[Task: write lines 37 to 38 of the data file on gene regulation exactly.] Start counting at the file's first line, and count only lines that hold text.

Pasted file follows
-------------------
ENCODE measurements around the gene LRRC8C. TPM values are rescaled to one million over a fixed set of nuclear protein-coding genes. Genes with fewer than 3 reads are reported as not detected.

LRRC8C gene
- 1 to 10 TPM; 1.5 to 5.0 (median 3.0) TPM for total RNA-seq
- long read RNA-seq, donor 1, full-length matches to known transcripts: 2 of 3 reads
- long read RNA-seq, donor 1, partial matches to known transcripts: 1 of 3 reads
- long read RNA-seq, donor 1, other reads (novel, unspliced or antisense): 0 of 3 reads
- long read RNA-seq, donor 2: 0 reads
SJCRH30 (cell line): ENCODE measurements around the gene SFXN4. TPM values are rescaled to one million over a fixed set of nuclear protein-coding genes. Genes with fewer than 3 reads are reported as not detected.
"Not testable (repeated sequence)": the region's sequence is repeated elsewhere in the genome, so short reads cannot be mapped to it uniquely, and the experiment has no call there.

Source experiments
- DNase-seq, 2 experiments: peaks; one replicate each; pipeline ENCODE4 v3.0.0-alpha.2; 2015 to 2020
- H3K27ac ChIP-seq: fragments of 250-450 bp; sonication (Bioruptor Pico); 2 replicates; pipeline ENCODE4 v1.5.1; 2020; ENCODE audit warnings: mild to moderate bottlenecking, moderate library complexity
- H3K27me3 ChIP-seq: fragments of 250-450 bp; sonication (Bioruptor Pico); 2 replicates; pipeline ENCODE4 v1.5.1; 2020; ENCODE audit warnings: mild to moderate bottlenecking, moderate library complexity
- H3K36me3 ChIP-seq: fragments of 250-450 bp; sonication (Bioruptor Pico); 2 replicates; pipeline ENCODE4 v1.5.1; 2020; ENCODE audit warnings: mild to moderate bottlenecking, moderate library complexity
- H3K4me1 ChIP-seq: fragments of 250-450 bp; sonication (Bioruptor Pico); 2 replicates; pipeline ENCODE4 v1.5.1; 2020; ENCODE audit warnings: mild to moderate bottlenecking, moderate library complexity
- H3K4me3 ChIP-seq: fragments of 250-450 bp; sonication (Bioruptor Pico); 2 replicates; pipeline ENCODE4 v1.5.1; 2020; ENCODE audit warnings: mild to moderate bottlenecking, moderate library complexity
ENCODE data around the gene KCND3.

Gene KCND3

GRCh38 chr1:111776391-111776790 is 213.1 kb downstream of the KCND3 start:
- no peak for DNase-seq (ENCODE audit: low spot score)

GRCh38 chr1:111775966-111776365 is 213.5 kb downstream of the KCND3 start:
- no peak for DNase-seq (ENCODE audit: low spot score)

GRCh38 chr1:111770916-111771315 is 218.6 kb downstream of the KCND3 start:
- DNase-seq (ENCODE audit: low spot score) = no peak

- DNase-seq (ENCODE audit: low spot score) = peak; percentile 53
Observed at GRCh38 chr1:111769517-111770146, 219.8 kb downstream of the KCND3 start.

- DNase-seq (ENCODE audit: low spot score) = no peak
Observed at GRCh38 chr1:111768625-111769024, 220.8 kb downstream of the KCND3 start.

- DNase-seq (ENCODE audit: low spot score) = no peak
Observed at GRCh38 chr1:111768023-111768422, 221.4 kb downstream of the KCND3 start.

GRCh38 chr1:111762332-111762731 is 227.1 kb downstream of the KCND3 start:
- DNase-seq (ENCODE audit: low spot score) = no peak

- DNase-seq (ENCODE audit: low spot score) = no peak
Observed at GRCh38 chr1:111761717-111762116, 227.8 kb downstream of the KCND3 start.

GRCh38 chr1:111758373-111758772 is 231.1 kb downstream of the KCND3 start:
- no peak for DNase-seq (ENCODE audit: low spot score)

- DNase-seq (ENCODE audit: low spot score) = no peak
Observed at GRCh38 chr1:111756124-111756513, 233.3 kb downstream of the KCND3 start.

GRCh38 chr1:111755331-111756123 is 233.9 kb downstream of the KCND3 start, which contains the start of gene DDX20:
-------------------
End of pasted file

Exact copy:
- DNase-seq (ENCODE audit: low spot score) = no peak
Observed at GRCh38 chr1:111756124-111756513, 233.3 kb downstream of the KCND3 start.